September 21, 2018 | ° F

RU draws Big East's best in Connecticut

Photo by Cameron Stroud |

Senior third baseman D.J. Anderson looks for repeat success today against UConn after a 3-for-5 game Tuesday in a loss to Delaware.

To say there is a sense of urgency for the Rutgers baseball team would be an understatement.

The Scarlet Knights sit three games below .500 in Big East play with just 11 conference games left and ride a four-game losing skid home to Piscataway for a weekend matchup with Connecticut.

If the Knights plan on making a move in the conference rankings, it must start today against the top team in the Big East, according to head coach Fred Hill.

"Every series from now on is a big one for us, starting with this one," Hill said. "If we can win each series, then we're going to be in pretty good shape, and that means we have to play well."

After a stinging 14-12 loss to Delaware earlier in the week — a game in which the Knights committed four errors — Hill hopes his bats can carry over their pop from the midweek defeat.

The Knights largely struggled from the plate this season, but saw a complete turnaround in Delaware, where they recorded 17 hits on the afternoon to bump the team batting average up to .252.

Sophomore Bill Hoermann and senior third baseman D.J Anderson led the charge on the day, combining for five hits and seven RBI.

But with UConn's pitching staff coming to town, duplicating the team's success from the plate against the Huskies could be a tall task.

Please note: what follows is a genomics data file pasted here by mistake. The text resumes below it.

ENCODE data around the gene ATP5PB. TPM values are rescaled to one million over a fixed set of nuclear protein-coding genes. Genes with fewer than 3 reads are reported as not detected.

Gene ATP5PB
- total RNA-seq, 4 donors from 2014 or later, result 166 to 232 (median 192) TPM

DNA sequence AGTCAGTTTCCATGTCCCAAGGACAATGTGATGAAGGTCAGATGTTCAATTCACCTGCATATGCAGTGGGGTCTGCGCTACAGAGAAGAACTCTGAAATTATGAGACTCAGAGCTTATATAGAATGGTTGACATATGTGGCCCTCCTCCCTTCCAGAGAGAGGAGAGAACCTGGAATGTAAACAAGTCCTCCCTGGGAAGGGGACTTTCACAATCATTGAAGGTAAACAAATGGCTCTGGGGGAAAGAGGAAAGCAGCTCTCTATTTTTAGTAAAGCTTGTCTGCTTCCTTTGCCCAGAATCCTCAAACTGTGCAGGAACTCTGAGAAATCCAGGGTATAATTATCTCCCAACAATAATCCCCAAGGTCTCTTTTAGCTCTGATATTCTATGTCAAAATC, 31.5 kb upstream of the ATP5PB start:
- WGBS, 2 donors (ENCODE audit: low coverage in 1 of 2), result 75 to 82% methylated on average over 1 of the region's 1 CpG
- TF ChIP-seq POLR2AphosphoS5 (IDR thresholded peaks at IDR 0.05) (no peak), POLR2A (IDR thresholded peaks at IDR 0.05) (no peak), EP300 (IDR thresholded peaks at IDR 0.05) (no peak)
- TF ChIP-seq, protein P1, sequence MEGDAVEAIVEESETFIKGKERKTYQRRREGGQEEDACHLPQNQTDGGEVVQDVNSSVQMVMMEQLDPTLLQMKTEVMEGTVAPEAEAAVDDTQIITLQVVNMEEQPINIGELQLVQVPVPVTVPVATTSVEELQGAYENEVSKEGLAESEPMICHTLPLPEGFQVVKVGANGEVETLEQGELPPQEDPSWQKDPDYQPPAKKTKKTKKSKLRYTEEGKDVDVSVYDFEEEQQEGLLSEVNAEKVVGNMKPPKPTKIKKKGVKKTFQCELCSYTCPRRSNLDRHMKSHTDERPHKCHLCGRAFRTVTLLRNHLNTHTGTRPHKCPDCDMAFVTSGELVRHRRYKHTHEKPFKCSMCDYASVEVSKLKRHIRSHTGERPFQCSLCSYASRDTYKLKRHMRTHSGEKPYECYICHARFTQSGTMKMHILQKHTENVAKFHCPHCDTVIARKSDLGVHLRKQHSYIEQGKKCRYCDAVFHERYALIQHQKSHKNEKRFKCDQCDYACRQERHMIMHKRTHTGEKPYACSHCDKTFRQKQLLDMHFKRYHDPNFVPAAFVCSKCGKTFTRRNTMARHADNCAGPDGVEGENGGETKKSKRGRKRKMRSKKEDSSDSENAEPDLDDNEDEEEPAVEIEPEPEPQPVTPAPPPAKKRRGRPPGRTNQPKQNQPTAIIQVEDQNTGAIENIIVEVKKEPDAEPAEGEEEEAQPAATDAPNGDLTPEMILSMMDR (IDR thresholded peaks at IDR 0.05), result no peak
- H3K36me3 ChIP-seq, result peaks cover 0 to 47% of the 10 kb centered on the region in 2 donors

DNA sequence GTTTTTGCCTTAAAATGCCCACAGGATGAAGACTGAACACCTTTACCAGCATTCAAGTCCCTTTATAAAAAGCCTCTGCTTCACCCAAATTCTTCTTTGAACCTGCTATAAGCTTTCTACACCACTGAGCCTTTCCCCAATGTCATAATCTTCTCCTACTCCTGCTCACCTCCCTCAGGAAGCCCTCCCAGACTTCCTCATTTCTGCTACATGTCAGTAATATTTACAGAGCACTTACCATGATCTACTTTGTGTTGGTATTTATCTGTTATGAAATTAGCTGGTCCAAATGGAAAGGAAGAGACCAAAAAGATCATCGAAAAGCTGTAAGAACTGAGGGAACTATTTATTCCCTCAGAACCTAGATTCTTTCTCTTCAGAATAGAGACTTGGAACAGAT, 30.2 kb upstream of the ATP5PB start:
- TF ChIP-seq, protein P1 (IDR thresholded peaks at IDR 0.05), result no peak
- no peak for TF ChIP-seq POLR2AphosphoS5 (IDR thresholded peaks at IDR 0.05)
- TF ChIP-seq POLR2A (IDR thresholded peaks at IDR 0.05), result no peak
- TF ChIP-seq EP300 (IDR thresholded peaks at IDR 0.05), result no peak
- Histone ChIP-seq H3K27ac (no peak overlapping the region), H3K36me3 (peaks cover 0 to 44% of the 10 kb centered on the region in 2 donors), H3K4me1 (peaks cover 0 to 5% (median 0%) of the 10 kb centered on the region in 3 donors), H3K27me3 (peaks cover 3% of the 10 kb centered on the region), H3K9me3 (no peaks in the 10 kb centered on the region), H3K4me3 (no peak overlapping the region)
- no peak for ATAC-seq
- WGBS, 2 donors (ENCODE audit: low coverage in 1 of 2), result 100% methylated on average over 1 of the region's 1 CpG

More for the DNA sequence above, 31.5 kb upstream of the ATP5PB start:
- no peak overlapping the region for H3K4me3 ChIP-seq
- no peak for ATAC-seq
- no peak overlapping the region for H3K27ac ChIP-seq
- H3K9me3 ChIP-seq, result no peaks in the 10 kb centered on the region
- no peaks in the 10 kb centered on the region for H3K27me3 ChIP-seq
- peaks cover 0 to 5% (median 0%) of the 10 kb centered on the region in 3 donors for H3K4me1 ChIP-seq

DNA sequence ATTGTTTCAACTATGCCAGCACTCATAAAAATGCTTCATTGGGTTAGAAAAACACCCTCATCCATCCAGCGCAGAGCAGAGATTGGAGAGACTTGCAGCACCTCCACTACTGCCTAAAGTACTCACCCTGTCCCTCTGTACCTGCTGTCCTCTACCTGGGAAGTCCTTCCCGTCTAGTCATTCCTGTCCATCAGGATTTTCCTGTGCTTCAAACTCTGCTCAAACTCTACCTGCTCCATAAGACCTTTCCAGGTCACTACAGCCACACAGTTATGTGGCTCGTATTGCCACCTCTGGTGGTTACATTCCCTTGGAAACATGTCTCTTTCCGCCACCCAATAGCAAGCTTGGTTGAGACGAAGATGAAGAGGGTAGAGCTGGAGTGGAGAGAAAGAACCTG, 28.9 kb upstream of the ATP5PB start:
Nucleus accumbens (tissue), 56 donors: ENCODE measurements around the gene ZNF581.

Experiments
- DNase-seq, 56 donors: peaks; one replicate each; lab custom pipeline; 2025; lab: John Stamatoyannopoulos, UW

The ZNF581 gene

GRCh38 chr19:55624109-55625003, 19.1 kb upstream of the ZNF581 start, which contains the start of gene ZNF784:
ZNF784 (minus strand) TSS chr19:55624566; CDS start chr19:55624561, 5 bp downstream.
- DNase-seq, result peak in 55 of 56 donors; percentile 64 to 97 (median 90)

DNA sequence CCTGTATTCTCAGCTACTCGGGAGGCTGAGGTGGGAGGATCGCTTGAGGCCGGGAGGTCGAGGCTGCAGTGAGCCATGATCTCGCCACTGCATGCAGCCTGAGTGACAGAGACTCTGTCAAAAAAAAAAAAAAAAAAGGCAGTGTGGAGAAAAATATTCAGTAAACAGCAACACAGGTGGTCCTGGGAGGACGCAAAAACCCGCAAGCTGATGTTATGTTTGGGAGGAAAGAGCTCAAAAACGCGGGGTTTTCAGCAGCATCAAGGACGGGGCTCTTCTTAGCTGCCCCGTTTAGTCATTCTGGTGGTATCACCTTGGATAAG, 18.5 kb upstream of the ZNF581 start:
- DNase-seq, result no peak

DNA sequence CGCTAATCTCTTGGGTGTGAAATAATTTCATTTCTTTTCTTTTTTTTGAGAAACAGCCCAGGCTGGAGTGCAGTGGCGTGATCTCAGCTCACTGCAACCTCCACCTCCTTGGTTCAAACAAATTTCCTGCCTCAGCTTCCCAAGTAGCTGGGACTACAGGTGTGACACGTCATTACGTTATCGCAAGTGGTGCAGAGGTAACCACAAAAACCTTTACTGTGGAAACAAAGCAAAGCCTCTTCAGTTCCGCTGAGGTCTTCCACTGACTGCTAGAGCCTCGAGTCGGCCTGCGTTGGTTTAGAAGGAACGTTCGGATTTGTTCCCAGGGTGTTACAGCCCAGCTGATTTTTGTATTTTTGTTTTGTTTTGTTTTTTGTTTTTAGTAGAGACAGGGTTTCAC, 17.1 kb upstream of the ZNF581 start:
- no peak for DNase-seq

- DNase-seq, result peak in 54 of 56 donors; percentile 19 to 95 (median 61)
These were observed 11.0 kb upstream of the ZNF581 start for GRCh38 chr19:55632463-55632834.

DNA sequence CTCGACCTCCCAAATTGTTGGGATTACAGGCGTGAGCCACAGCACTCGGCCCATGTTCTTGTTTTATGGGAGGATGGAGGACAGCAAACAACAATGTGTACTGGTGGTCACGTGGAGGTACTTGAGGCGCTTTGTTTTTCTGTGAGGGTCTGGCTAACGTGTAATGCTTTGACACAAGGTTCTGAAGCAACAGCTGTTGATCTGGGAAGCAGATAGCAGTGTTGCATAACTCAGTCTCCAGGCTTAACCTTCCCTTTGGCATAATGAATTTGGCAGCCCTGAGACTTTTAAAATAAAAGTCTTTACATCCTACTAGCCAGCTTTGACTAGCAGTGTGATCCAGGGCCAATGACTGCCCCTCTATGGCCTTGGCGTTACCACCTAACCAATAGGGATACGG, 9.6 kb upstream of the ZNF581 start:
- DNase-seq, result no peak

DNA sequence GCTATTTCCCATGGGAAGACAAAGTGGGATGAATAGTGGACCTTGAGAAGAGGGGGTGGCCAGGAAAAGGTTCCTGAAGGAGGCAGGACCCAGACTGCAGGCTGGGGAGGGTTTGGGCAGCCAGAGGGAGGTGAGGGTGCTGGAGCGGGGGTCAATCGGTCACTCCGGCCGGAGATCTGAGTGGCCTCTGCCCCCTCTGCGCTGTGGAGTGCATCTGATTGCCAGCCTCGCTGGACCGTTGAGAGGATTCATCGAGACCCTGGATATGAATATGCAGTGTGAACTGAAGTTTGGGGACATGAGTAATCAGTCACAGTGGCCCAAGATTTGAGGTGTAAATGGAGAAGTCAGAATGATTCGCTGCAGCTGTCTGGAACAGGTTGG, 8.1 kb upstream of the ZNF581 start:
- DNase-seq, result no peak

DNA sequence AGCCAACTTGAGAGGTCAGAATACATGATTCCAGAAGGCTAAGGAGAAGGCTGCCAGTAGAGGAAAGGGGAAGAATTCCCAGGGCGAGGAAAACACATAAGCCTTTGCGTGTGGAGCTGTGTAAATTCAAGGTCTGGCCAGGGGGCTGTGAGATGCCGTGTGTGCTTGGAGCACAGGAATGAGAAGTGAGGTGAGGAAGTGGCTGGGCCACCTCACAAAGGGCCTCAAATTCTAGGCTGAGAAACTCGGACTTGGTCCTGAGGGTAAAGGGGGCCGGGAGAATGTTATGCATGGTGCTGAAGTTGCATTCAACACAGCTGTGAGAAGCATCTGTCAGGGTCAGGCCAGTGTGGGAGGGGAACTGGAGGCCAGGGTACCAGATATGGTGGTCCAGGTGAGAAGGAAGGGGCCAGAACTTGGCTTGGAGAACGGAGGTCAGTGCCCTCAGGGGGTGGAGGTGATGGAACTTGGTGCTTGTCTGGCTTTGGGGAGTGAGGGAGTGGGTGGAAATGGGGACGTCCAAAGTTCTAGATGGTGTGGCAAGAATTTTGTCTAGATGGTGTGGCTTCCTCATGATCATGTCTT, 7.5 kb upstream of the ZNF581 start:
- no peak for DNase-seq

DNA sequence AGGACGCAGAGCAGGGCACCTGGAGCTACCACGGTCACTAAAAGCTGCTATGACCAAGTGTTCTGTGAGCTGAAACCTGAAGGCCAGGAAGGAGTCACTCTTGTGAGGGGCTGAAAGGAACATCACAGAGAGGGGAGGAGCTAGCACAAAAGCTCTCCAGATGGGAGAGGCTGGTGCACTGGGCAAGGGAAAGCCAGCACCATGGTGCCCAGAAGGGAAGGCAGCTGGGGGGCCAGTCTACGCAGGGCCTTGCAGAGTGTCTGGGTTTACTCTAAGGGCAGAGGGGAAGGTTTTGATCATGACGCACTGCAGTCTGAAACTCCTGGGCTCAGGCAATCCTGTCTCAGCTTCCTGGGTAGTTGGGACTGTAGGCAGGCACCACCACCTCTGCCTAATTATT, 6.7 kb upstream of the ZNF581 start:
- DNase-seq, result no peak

"I think we were much more aggressive on Tuesday," Hill said. "We had a good day [Wednesday] swinging the bat, so hopefully that'll carry over. Their pitchers certainly have something to do with that, but I think we faced [Matt] Barnes last year and did very well against him, so we'll see what happens."

Barnes, UConn's ace this season, got roughed up for six runs off six hits during a regular season meeting against the Knights last year in Storrs, Conn.

With another year to learn the trade, Barnes' skill set skyrocketed, as the junior now tops almost every statistical pitching category in the Big East, including shutouts (3), strikeouts (69), innings pitched (78), wins (10), complete games (3) and opposing batting average (.152).

The talent is there for the rest of the squad, as well, with UConn leading the conference in batting average (.312) and team ERA (2.86).

But for Anderson, it takes more than just talent to win ballgames.

"They have a lot of talent," said Anderson, who is hitting .297 this season. "They play well together, but talent doesn't win games — the team wins games. If we can show up and get the pitching we've been getting, we can shut down anybody."

Shutting down UConn's bats starts with sophomore ace Tyler Gebler. Gebler, who went six innings and allowed four earned runs his last time out, will surely have his hands full today against the Huskies.

But no matter how close he keeps the game, he will need at least some run support.

In his start against Pittsburgh last week to start the series, the Knights' bats were silent, and remained that way the following day in a 3-0 loss in Game 2 of the series.

But after a breakout day from the plate, the Knights are ready to make a move up the conference standings today against the Huskies.

And with the memory of five losses to UConn last season — the final two in the Big East Tournament — the Knights have plenty of motivation to turn their season around.

"We have the fire going this weekend, and hopefully we take the series from UConn," Hoermann said.

Knight Note: Sophomore shortstop Pat Sweeney, who left Tuesday's game against Delaware with a pulled hamstring, is doubtful for today's game with Connecticut. Hill remains unsure of who would assume the position if Sweeney is unavailable.

Anthony Hernandez

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